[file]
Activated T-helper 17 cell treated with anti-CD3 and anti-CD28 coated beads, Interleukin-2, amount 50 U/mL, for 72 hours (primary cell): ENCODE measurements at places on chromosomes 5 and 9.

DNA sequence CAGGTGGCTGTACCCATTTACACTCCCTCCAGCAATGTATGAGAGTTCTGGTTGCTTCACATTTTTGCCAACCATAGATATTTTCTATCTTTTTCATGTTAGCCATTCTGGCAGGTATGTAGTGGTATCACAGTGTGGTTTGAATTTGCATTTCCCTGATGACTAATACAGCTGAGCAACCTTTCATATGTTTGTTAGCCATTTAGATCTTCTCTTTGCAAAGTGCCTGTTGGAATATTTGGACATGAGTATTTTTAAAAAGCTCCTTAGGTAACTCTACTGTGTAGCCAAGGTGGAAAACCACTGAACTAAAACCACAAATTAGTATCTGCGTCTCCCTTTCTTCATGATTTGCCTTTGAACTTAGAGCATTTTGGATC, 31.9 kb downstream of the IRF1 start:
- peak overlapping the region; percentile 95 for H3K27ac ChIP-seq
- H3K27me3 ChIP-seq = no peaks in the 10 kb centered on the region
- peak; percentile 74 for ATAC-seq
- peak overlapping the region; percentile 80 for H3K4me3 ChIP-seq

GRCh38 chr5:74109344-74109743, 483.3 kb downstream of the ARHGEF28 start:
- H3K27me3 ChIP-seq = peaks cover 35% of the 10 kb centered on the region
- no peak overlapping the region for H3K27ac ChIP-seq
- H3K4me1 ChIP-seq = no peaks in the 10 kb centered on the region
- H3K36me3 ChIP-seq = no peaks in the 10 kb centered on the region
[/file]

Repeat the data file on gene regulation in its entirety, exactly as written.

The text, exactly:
Activated T-helper 17 cell treated with anti-CD3 and anti-CD28 coated beads, Interleukin-2, amount 50 U/mL, for 72 hours (primary cell): ENCODE measurements at places on chromosomes 5 and 9.

DNA sequence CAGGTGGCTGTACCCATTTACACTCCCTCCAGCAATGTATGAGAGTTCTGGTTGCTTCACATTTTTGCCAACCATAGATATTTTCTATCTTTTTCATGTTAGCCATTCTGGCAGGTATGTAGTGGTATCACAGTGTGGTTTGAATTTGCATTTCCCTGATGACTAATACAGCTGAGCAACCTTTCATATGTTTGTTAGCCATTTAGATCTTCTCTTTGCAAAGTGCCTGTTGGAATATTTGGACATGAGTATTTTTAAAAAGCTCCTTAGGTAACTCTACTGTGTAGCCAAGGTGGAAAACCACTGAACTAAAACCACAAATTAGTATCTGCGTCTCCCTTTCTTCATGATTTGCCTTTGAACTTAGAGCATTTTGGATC, 31.9 kb downstream of the IRF1 start:
- peak overlapping the region; percentile 95 for H3K27ac ChIP-seq
- H3K27me3 ChIP-seq = no peaks in the 10 kb centered on the region
- peak; percentile 74 for ATAC-seq
- peak overlapping the region; percentile 80 for H3K4me3 ChIP-seq

GRCh38 chr5:74109344-74109743, 483.3 kb downstream of the ARHGEF28 start:
- H3K27me3 ChIP-seq = peaks cover 35% of the 10 kb centered on the region
- no peak overlapping the region for H3K27ac ChIP-seq
- H3K4me1 ChIP-seq = no peaks in the 10 kb centered on the region
- H3K36me3 ChIP-seq = no peaks in the 10 kb centered on the region